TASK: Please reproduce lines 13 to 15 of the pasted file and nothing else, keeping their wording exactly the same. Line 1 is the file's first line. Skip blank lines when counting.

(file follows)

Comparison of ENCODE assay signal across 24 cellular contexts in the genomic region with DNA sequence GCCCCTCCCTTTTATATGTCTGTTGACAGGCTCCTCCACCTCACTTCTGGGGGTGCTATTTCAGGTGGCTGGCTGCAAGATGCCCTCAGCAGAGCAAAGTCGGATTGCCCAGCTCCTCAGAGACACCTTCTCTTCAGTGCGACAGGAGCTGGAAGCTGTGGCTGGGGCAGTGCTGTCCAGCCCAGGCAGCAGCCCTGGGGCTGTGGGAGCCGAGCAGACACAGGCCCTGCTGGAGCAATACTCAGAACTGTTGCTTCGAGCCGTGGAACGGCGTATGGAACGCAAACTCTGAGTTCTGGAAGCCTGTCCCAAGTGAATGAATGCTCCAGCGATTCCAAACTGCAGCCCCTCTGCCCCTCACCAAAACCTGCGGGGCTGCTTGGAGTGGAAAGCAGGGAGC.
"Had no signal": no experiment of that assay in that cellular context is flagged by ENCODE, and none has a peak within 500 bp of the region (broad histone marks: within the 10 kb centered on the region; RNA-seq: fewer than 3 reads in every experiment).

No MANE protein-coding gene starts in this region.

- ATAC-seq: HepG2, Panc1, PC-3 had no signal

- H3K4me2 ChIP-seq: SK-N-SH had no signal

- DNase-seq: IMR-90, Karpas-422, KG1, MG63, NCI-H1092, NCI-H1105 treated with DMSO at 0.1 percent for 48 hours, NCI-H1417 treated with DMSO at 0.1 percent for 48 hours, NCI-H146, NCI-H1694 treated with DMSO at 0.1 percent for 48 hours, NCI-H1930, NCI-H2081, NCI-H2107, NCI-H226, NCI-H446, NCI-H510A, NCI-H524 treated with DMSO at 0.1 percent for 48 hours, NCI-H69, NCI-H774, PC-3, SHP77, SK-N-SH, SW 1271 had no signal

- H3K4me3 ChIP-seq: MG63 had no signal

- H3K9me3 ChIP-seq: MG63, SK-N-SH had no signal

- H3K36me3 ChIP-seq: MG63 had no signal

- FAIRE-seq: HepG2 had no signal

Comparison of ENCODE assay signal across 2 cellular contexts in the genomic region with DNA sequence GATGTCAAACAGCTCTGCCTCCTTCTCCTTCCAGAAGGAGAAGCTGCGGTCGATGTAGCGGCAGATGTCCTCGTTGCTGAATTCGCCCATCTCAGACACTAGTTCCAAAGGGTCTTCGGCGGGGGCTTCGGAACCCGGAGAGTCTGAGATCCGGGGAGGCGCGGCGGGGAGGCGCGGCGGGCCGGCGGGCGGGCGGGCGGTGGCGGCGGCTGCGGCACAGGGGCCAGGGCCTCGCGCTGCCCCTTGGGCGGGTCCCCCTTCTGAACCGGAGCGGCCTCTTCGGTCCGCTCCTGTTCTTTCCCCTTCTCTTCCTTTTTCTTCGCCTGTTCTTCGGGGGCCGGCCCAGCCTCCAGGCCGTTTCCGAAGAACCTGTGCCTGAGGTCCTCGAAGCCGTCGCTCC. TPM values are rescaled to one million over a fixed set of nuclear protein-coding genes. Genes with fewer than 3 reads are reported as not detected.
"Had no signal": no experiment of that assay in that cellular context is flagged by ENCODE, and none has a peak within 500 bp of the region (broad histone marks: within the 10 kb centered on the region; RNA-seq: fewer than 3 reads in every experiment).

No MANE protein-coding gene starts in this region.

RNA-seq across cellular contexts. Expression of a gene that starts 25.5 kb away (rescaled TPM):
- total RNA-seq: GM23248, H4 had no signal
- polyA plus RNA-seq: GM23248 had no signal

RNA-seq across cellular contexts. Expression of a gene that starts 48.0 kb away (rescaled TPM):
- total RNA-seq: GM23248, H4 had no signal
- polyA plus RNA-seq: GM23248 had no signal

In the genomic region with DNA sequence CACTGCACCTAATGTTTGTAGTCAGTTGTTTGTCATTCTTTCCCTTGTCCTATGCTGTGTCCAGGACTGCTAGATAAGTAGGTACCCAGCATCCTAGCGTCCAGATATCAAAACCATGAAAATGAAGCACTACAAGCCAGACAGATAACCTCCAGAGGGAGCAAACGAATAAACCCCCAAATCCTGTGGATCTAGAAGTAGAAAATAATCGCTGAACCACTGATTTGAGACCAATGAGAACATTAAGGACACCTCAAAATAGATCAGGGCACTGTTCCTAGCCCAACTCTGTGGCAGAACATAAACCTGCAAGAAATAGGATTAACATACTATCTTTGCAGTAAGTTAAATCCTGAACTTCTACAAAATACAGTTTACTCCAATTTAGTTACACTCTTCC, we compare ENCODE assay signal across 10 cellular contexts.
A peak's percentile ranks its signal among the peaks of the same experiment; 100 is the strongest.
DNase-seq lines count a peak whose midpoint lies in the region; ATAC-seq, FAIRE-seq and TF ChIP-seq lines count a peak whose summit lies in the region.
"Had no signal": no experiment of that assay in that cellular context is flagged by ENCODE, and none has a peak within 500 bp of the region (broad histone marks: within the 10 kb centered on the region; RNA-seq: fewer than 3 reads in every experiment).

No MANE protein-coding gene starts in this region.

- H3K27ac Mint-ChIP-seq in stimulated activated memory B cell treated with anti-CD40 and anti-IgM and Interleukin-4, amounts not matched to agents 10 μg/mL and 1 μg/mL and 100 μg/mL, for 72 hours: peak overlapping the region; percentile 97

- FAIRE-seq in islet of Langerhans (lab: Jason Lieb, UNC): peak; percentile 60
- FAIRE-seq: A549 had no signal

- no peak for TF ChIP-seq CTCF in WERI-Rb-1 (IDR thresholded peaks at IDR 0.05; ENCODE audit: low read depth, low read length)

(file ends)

No MANE protein-coding gene starts in this region.

RNA-seq across cellular contexts. Expression of a gene that starts 25.5 kb away (rescaled TPM):
- total RNA-seq: GM23248, H4 had no signal